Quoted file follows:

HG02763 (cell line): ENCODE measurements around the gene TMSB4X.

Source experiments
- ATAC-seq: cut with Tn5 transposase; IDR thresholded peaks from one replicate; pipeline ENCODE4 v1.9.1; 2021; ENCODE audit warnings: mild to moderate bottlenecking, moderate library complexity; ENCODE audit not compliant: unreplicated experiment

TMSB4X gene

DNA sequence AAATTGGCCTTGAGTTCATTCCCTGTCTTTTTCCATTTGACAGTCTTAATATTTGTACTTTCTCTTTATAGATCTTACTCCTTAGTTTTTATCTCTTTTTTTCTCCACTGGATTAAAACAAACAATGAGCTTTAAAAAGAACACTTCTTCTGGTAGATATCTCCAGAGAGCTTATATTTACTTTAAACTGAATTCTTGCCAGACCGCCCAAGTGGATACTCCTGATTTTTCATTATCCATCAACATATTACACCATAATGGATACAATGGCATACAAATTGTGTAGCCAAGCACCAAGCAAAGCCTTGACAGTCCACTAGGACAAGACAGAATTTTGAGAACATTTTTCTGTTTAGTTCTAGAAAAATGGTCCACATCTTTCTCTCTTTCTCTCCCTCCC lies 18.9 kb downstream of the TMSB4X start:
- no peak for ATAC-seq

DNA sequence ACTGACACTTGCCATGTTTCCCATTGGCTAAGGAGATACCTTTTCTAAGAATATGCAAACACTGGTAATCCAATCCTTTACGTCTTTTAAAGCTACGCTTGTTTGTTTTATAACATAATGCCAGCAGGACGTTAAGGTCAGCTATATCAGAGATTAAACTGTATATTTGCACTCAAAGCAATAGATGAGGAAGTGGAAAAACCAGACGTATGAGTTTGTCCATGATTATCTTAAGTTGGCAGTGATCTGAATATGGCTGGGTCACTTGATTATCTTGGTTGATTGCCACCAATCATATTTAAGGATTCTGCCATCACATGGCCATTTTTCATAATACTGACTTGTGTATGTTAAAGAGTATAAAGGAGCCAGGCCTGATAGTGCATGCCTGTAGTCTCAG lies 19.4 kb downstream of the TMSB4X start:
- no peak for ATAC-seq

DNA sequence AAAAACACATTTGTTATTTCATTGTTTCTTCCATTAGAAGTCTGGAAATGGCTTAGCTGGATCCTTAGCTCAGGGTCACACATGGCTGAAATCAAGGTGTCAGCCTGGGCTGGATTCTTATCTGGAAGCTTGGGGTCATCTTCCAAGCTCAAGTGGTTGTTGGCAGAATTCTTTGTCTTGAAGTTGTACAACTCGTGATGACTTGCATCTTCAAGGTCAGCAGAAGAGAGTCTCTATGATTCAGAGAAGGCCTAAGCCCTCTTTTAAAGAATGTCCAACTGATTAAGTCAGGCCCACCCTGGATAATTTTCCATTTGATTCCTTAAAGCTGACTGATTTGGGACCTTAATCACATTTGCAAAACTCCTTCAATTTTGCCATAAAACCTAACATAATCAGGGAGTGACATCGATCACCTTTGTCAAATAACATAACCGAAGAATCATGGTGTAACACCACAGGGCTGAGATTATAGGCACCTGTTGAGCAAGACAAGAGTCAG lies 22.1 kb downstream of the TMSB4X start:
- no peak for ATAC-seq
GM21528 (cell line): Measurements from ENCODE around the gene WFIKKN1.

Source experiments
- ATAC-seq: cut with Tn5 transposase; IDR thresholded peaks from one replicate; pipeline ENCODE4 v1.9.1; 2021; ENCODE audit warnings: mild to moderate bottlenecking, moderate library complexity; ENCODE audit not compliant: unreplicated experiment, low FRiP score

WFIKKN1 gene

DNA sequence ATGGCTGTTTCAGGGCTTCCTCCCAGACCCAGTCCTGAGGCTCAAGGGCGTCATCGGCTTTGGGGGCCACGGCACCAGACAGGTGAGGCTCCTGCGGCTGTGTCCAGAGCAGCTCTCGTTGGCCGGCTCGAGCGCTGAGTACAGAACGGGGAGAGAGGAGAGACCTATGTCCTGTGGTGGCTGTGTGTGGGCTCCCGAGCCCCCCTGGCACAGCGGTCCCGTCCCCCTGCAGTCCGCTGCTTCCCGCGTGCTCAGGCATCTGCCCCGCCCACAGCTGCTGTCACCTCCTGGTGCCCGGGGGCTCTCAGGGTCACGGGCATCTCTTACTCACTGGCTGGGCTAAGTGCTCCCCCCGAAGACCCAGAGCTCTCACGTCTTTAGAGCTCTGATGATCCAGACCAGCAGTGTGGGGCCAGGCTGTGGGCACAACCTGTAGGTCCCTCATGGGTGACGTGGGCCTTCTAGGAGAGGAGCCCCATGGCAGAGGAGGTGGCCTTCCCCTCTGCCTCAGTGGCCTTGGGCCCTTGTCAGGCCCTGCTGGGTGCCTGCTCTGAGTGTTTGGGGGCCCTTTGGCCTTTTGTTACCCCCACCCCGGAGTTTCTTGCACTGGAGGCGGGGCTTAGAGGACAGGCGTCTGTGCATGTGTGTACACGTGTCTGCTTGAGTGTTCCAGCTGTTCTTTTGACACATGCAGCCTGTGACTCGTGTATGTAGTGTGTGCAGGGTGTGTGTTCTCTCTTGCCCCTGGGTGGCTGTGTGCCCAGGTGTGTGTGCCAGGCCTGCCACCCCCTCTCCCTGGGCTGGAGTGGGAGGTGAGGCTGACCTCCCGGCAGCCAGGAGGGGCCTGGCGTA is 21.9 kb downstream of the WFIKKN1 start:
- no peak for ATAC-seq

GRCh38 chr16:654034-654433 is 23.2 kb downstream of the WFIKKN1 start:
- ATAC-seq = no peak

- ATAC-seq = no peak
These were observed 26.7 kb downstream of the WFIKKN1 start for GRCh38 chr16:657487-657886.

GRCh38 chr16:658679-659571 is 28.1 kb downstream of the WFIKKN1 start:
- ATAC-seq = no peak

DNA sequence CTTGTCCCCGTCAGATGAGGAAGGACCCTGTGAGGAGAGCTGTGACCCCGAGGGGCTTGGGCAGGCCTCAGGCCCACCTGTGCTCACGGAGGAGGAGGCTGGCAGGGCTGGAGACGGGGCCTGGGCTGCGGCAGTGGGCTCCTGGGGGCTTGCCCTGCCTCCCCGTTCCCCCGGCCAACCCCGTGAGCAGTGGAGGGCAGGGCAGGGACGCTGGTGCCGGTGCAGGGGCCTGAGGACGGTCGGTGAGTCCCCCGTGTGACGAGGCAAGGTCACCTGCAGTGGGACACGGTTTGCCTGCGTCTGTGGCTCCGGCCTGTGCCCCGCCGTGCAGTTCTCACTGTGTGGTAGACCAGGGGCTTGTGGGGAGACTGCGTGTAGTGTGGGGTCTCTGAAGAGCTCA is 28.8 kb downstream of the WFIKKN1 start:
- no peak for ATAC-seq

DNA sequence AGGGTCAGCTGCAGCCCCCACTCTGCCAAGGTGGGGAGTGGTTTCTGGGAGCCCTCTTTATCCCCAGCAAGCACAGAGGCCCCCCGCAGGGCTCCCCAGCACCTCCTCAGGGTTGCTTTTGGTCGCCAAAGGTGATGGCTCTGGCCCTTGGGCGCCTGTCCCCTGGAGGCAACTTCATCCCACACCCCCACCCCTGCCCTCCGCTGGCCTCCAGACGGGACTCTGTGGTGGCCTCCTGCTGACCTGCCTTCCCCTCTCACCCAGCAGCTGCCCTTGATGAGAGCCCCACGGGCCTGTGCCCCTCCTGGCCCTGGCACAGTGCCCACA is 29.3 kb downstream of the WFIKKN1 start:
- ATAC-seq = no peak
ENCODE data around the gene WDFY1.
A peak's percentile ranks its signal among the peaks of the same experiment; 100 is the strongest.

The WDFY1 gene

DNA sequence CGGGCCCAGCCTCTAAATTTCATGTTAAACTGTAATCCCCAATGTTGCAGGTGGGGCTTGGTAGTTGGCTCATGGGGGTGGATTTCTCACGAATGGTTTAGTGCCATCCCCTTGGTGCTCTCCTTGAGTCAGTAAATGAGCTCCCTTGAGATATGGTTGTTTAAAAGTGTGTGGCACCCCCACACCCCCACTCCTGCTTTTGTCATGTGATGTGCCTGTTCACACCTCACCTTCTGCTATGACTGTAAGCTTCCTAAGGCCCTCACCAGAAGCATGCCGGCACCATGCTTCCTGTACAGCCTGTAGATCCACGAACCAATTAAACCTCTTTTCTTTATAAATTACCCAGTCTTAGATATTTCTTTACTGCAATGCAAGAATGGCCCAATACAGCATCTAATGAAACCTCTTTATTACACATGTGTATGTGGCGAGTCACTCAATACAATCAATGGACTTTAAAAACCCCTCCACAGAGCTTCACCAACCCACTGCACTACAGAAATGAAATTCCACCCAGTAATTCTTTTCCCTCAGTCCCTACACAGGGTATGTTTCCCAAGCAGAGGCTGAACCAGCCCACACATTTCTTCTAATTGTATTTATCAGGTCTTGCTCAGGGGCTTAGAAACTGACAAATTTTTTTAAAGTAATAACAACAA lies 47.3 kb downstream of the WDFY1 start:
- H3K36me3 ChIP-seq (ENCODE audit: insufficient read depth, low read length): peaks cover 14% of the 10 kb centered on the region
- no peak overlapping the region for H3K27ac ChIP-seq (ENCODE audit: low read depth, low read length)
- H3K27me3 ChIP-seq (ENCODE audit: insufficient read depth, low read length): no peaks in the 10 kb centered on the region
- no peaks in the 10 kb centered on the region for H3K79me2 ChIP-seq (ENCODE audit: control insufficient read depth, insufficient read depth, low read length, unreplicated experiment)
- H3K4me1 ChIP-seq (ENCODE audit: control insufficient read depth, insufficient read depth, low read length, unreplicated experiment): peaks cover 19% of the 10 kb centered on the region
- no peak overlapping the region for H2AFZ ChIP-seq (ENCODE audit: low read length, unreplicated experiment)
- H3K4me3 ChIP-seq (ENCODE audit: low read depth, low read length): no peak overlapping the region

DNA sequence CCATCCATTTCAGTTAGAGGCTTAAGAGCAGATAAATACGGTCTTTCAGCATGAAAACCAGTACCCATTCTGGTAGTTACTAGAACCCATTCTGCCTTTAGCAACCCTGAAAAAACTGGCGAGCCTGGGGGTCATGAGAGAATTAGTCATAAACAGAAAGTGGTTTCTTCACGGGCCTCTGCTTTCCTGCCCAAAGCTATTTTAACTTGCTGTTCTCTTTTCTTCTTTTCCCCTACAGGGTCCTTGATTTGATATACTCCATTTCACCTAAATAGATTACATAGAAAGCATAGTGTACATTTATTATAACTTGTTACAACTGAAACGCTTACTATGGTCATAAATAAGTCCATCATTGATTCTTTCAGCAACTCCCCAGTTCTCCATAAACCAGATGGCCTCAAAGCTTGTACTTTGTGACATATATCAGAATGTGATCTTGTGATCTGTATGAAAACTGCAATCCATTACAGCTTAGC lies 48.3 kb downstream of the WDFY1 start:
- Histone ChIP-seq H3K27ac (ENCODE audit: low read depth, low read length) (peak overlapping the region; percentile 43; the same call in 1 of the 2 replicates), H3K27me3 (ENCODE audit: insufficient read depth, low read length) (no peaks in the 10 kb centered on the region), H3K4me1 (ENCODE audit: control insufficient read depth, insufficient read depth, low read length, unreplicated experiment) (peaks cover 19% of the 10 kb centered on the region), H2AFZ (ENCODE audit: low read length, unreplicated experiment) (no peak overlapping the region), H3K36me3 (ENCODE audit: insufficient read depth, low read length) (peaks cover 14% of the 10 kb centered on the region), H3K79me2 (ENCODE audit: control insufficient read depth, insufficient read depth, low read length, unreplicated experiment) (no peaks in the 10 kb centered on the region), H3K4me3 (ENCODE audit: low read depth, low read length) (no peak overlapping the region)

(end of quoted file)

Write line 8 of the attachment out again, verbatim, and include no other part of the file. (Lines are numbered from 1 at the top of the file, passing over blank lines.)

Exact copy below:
- no peak for ATAC-seq